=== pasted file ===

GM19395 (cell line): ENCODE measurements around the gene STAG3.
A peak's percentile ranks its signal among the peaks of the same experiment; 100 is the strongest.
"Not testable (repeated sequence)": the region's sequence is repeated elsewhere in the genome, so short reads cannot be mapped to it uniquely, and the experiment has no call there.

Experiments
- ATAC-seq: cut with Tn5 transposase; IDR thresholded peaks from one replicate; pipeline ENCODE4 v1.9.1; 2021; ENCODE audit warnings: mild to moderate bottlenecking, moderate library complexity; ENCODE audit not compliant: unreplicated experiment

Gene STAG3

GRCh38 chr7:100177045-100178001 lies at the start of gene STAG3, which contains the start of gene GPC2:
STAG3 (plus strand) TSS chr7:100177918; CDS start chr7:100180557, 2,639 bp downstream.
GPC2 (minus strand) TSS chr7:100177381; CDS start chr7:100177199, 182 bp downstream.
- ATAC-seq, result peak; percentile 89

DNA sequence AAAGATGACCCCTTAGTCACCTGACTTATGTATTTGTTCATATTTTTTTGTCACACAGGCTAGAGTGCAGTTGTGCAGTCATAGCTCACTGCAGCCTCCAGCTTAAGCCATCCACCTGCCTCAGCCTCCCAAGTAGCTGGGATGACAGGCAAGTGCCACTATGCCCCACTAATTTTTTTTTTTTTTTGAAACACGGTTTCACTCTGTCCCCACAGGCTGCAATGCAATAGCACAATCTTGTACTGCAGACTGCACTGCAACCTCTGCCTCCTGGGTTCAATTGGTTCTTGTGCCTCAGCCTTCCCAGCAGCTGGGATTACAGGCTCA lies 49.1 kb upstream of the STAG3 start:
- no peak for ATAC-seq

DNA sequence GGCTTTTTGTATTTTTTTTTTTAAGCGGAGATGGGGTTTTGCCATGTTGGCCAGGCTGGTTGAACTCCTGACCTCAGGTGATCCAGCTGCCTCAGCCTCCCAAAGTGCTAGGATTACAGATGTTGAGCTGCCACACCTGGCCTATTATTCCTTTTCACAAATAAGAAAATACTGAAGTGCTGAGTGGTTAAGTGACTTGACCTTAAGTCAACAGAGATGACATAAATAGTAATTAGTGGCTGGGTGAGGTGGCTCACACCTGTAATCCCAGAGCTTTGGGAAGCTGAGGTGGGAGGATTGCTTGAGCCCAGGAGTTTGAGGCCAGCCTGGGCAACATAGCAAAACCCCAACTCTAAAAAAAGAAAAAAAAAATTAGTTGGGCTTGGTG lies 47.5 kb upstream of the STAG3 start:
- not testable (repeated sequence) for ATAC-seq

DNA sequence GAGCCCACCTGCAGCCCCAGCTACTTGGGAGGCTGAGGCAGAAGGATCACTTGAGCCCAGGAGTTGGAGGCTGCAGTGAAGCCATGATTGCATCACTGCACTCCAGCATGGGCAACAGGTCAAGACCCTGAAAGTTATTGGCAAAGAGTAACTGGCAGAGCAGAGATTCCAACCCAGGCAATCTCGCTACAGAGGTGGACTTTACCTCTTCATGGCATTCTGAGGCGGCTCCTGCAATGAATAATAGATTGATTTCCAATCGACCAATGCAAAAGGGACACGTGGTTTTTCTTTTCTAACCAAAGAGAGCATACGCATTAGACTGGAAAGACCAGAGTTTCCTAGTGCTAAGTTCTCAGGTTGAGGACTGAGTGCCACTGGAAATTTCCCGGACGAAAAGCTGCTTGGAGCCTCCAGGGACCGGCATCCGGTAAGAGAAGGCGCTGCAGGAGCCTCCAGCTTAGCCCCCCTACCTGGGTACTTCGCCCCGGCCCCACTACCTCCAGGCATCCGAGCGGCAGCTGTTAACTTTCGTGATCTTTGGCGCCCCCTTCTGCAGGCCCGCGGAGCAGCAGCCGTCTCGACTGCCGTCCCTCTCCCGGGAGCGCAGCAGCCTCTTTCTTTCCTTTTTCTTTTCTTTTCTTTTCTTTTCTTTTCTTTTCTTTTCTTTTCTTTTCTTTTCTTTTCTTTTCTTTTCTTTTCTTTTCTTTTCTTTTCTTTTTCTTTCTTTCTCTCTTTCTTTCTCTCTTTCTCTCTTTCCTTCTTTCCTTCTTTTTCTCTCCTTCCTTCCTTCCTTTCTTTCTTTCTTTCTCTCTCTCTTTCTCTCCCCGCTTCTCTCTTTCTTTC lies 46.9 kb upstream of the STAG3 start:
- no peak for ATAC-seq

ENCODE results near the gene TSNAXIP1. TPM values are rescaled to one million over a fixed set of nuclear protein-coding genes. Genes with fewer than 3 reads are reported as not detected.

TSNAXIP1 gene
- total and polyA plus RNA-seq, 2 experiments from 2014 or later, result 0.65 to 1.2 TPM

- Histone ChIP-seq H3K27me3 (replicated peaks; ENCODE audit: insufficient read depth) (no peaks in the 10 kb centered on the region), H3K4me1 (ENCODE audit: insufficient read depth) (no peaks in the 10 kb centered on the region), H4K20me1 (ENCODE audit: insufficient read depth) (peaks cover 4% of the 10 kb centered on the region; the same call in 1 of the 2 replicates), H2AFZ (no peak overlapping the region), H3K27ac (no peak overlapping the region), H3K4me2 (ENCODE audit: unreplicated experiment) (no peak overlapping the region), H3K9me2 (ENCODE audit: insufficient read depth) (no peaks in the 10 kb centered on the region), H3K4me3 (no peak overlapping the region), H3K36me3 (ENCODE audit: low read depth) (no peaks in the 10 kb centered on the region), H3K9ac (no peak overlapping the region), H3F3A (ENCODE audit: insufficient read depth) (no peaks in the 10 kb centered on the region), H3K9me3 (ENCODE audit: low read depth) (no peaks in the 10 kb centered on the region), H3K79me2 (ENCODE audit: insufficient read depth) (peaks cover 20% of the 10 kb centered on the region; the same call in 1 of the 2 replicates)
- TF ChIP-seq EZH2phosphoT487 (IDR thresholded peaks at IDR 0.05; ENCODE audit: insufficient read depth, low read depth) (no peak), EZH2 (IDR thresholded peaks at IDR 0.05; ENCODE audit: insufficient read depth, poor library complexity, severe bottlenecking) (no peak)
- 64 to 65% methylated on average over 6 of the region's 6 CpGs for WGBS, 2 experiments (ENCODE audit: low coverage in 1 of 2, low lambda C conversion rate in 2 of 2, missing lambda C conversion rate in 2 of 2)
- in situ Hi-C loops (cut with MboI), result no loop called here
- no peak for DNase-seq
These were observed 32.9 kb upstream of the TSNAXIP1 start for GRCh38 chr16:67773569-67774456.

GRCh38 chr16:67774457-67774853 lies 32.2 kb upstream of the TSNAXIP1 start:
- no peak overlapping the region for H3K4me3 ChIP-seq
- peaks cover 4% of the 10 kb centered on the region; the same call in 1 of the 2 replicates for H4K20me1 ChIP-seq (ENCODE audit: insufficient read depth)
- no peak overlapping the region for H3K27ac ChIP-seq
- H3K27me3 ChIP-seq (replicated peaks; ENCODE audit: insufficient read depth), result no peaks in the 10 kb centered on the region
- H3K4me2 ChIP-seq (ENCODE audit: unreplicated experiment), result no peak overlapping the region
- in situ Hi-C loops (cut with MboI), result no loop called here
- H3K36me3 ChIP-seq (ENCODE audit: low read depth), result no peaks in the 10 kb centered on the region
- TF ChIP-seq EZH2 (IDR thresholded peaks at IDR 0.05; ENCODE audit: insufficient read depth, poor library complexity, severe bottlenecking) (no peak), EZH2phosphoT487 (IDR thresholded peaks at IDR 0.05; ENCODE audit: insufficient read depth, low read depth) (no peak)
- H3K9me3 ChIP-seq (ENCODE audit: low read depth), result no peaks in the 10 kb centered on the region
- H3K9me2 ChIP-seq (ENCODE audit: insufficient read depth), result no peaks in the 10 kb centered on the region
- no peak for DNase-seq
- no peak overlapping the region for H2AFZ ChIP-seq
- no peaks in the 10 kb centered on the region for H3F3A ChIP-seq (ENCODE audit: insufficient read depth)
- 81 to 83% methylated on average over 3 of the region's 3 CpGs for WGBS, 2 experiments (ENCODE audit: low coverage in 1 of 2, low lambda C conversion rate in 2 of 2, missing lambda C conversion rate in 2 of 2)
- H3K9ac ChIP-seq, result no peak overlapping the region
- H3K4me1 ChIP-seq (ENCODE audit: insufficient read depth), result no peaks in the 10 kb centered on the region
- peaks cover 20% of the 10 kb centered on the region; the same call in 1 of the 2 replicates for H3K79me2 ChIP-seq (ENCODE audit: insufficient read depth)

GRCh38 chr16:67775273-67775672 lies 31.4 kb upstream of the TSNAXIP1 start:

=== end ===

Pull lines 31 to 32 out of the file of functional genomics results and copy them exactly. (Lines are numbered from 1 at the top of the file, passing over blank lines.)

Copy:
- H3K4me2 ChIP-seq (ENCODE audit: unreplicated experiment), result no peak overlapping the region
- in situ Hi-C loops (cut with MboI), result no loop called here